So, yeah. So long, Nintendo. I don’t wish you luck because your arrogance, stupidity and stubbornness are holding us all back. If you make a few essential games in the next few years, I’ll just wait and play them on an emulator in 2022. Rayburn Odom
We’re only printing this so that it’ll be seen by the fellow who told us E303’ s cover story had “no hope or joy for the medium”. Suddenly our take looks like an outrageously optimistic one.
Back my Switch up
In Dialogue in E303, I noticed after one person had written in about his concerns for the Nintendo Switch, you said that you had received many emails like that. Don’t get me wrong, I have worries as well – one being Nintendo trying to switch (yes, I went there) PS4, Xbox One, and PC players over to their new console. But I personally love the system.
Why? Because Nintendo isn’t about the specs. As much as that is now helpful in modern-day videogames, Nintendo is persisting to view games the way they did 20 or 30 years ago. And that, generally speaking, is keeping the fun in videogames. It’s quite evident that now gaming has become more of an online thing, with teenagers and adults tucked up inside their bedrooms with a headset on, shooting things (there’s more to it, I know) and stuff like that. It’s never been my cup of tea, even though it is all of my friends’, but I do like playing games that are more fun rather than competitive. Which is why, at a young age, I fell onto Nintendo’s path. Even now, they still want to make unique gaming experiences, without just focusing on how powerful the console is, and which graphics card they are putting in, and this is what I love about the Nintendo Switch. It genuinely looks like something fun, something that is different, and something that is new to the world of games. The fact that you can change from your TV to playing on a handheld screen in a couple of seconds, is, quite frankly, revolutionary.
I love it. Not everyone will. Some people prefer high-quality graphics, and I have nothing against that. As I said, I do have my concerns, although right now I’m putting those aside, as they are more about the wider audience. Yes, maybe one day I will end up switching (sorry, again) to an Xbox One or PS4, if Nintendo quits the console market and becomes a thirdparty console or mobile game developer (though I’m sure everyone agrees with me that we don’t want to see that happen). But for now I’m going to lavish praise on the Nintendo Switch – maybe not everyone’s cup of tea, but certainly mine. James Baldwin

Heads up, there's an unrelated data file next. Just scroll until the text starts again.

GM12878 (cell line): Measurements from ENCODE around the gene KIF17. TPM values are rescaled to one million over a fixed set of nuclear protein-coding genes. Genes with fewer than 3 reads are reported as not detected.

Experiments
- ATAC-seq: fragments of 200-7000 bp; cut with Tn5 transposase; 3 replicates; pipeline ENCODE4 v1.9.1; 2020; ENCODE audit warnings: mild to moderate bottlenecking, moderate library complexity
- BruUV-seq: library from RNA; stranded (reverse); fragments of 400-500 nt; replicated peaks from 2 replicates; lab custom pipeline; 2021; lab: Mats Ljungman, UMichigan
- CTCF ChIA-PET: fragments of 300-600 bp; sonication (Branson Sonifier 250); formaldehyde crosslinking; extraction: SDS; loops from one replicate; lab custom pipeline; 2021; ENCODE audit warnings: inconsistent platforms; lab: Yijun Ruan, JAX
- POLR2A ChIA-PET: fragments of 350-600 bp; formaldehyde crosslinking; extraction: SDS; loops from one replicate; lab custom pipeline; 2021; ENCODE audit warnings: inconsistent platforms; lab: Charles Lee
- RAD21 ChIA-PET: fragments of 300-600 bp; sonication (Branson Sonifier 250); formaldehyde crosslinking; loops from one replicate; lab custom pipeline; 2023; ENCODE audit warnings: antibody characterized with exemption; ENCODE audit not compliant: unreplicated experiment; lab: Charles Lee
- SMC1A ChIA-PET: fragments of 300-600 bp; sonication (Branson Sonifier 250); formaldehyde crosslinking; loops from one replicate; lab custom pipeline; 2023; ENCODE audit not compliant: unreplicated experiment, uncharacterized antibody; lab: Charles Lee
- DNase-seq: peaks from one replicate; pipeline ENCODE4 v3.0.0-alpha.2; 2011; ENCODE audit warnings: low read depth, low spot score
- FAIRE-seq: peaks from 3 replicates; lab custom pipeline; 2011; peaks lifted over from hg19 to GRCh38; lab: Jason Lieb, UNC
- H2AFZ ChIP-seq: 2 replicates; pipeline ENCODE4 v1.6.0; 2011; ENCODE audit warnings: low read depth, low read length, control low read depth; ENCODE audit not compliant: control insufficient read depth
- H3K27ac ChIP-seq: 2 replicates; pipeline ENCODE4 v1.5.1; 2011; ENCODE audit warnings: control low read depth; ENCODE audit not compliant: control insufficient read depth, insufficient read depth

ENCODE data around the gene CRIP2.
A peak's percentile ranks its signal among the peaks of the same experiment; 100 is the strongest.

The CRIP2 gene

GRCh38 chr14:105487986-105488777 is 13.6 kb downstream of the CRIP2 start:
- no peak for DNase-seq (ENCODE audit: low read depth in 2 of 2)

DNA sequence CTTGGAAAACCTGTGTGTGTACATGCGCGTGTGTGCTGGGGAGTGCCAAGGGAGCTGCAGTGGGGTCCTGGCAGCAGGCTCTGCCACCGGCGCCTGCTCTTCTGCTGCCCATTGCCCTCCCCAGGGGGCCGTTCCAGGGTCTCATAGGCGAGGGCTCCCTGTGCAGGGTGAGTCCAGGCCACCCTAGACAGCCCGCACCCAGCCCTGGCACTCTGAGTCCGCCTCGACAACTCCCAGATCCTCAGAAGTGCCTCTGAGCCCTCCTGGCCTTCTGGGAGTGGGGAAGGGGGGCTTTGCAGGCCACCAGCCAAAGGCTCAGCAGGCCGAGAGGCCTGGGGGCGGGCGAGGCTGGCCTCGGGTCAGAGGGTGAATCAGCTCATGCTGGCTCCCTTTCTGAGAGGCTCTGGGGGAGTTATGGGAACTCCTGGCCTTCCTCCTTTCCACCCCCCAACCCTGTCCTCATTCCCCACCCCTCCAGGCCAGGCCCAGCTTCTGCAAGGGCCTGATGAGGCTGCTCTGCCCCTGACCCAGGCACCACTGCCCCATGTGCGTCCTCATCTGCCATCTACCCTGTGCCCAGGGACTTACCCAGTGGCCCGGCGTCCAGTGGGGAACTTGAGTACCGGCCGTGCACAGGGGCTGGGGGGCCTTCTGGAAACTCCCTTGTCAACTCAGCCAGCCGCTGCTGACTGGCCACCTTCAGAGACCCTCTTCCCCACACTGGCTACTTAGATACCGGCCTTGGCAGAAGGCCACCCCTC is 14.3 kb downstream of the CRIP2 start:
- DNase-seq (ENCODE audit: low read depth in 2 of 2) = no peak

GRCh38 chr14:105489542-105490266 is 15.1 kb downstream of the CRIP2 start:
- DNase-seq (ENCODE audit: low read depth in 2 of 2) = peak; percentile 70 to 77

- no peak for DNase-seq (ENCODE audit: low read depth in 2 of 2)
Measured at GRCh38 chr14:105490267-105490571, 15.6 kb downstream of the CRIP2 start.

Some positivity at last. It says a lot about the tone of this month’s mail that we’re awarding you a free PS Plus sub. If you’re not about to get a PS4, it is of course Vita compatible, or you could flog it to an appropriate friend for some cold hard cash.
I have just read Adam Dutton’s letter ( E302) where he talks, among other things, about not having any more Uncharted games unless they are given to a thirdparty. I’m not so sure we have seen the last of Nathan Drake. Would Sony really kill off its golden goose?
I can see a game where Nathan Drake becomes the next Jack Bauer, called out of retirement because some evil bad guy has kidnapped Sully or even Chloe (see the link there?!), and unless Jack – sorry, Nathan – recovers some artefact from some obscure place in the world, they will be killed. Cue a race against time around the world solving puzzles and climbing handily coloured cliffs and walls leading to a thrilling climax with said bad guy…
I exaggerate, of course, but while Naughty Dog remains wholly owned by Sony, I wouldn’t say it’s the last of us. Sorry, the last we’ve seen of Nathan Drake. Meanwhile, I am off to copyright my idea. Lukgargnes
Or you could do the Designated Survivor thing, which is essentially Jack Bauer in The West Wing. Nathan Drake for president! (Could a person made entirely out of tiny electrical pulses running through a PS4 do a worse job than what’s in place now?)
Switch on the lights
Jen’s in Margate. Kids being looked after by friend. I’m in a dimly lit pub trying to read
Edge but the typeface is too small. Tim Topple
Sorry about that, Tim. We’ll see what we can do. And please do keep sending us updates on how your life’s going.
Richard and Slim are at it again Yes it is Quiz Night on this coming Friday 10th February 7.00PM starting at 7.30PM £2 per person max team four. I hope to see you there, sorry about short notice computer troubles Slim
If anyone is in a position to help Slim with his computer troubles, please let us know. Spam-filter recommendations are always welcome here, too, of course.